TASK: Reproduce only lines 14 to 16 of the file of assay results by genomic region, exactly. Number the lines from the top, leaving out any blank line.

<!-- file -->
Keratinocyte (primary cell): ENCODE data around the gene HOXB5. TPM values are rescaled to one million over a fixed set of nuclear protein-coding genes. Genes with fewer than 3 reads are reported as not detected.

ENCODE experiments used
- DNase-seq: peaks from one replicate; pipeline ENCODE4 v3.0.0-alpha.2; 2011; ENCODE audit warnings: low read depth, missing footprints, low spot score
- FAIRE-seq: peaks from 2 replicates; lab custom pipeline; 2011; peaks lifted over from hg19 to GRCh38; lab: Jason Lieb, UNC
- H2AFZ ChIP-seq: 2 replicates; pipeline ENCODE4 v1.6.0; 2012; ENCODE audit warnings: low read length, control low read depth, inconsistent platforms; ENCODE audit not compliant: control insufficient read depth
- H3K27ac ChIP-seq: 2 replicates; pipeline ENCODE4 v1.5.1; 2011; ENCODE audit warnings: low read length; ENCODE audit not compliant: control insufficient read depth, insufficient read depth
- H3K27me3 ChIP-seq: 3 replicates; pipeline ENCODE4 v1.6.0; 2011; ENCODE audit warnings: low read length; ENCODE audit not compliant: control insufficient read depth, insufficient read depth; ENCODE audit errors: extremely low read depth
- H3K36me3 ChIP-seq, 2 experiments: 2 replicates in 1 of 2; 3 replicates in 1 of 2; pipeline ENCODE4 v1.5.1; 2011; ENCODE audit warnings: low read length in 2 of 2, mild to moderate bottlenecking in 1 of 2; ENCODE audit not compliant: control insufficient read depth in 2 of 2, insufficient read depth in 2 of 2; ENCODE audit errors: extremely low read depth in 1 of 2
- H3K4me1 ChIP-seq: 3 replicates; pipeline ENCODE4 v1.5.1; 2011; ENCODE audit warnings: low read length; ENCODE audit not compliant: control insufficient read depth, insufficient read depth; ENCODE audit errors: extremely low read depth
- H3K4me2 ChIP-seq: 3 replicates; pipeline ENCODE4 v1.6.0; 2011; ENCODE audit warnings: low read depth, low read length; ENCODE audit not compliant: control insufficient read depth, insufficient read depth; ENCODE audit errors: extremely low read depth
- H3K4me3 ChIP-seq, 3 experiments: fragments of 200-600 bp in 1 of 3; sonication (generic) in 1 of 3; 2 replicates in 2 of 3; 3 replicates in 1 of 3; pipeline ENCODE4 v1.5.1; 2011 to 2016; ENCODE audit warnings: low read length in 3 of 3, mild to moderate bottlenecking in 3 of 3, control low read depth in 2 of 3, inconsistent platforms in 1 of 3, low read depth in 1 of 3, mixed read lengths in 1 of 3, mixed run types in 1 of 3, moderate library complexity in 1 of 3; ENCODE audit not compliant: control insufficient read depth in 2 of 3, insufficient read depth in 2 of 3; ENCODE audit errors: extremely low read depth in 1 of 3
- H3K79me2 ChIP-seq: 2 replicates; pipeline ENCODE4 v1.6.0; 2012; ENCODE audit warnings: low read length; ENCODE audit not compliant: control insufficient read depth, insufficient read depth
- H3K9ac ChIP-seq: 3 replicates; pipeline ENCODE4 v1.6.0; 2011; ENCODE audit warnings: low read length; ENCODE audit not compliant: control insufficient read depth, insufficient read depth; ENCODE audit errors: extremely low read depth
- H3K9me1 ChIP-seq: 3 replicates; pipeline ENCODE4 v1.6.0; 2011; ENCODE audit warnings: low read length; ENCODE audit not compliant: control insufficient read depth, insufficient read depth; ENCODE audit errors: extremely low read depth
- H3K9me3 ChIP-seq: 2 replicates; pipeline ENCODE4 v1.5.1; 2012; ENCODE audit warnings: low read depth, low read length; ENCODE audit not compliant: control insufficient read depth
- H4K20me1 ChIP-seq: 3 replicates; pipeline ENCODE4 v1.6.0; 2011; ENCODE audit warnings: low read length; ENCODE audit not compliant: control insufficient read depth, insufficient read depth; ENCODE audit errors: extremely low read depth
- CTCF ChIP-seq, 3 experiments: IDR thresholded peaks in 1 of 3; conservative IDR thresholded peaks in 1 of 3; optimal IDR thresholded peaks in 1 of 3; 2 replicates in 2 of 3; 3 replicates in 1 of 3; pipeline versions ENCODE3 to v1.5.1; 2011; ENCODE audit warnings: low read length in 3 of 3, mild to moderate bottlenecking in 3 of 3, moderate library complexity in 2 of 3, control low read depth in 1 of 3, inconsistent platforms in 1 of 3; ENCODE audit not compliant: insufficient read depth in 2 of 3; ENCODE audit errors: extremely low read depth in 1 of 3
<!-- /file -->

- H3K9me1 ChIP-seq: 3 replicates; pipeline ENCODE4 v1.6.0; 2011; ENCODE audit warnings: low read length; ENCODE audit not compliant: control insufficient read depth, insufficient read depth; ENCODE audit errors: extremely low read depth
- H3K9me3 ChIP-seq: 2 replicates; pipeline ENCODE4 v1.5.1; 2012; ENCODE audit warnings: low read depth, low read length; ENCODE audit not compliant: control insufficient read depth
- H4K20me1 ChIP-seq: 3 replicates; pipeline ENCODE4 v1.6.0; 2011; ENCODE audit warnings: low read length; ENCODE audit not compliant: control insufficient read depth, insufficient read depth; ENCODE audit errors: extremely low read depth